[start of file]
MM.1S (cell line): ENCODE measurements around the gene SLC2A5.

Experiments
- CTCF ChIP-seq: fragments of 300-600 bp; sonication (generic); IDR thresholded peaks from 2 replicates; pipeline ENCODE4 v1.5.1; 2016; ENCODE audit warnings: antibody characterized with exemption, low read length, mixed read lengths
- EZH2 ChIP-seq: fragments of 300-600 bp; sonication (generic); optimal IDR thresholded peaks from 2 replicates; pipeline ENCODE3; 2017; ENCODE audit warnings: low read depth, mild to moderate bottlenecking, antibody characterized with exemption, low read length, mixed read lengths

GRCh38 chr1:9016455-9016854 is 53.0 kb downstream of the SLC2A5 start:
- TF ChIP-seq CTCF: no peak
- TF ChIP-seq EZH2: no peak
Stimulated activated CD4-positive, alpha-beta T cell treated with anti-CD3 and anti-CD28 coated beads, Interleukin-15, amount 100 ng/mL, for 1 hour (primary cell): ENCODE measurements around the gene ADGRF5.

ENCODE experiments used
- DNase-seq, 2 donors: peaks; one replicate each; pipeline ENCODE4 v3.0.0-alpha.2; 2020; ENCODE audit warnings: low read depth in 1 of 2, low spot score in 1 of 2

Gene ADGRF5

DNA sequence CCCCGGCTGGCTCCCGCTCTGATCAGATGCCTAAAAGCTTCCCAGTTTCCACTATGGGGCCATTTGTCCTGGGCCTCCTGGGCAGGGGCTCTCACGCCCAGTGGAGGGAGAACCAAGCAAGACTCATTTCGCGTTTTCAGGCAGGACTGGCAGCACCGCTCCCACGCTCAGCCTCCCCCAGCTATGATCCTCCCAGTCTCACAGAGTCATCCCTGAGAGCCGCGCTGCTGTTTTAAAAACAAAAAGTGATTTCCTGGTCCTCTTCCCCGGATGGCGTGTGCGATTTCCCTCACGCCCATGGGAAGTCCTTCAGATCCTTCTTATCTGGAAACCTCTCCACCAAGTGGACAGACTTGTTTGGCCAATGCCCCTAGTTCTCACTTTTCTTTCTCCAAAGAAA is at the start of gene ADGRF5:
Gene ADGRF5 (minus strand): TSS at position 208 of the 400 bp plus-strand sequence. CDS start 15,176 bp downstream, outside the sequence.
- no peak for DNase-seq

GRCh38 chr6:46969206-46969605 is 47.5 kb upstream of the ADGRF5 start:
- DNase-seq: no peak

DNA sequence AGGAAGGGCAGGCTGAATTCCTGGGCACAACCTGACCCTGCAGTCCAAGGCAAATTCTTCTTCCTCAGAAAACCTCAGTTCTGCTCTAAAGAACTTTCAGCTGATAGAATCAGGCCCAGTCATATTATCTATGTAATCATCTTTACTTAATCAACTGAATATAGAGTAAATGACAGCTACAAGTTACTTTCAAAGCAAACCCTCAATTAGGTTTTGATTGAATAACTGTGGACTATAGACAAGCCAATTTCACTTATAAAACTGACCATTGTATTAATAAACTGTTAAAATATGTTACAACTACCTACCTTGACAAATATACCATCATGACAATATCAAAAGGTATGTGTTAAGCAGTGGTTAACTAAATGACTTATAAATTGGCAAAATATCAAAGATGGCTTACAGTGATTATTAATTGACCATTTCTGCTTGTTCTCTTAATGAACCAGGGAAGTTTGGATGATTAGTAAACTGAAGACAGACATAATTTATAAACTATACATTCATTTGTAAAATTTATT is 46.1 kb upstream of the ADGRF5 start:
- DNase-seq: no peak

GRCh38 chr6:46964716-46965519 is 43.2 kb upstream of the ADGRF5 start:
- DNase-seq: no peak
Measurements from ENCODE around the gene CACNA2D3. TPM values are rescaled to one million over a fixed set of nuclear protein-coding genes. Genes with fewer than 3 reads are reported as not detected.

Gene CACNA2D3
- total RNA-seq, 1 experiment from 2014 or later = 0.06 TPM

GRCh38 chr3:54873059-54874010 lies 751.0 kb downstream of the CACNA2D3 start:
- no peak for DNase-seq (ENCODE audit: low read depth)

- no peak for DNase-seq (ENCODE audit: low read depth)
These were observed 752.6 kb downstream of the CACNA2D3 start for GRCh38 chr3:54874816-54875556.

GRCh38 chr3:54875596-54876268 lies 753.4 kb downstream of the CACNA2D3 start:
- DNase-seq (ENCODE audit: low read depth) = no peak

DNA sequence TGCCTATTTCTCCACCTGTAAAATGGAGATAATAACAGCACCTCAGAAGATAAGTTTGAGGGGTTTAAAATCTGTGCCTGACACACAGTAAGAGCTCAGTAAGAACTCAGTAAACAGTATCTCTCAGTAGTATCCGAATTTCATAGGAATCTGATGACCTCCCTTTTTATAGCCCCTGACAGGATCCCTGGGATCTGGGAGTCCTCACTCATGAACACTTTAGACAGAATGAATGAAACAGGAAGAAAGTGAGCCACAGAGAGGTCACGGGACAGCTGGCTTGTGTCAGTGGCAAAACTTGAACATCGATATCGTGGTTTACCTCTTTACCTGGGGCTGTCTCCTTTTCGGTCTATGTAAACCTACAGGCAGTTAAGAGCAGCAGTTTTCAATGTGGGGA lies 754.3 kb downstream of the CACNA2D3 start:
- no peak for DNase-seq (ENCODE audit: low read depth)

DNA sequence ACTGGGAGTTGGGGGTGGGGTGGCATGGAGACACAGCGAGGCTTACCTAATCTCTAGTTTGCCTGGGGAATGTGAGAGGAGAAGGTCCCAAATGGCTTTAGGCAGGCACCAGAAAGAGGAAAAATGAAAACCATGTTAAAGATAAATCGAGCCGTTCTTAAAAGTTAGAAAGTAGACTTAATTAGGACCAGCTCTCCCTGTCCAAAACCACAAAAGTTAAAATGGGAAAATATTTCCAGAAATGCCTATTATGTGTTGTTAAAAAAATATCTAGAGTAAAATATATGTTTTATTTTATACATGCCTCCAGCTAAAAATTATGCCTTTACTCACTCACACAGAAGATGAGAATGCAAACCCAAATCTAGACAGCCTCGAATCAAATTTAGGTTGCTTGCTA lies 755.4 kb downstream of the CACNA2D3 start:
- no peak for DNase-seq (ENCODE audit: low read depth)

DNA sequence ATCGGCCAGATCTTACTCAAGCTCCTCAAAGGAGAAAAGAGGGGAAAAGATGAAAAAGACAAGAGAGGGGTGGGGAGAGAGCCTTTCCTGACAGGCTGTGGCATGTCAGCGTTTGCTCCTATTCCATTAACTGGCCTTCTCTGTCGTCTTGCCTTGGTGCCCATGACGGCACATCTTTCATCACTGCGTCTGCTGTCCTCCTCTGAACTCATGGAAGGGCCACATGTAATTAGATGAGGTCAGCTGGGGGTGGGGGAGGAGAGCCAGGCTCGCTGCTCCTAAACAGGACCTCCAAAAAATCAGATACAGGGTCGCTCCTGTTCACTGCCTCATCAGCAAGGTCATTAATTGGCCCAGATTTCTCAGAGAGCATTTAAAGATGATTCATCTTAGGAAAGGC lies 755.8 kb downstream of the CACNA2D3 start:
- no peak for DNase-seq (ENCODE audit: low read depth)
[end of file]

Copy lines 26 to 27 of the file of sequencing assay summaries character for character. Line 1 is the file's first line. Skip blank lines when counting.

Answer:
- no peak for DNase-seq (ENCODE audit: low read depth)
These were observed 752.6 kb downstream of the CACNA2D3 start for GRCh38 chr3:54874816-54875556.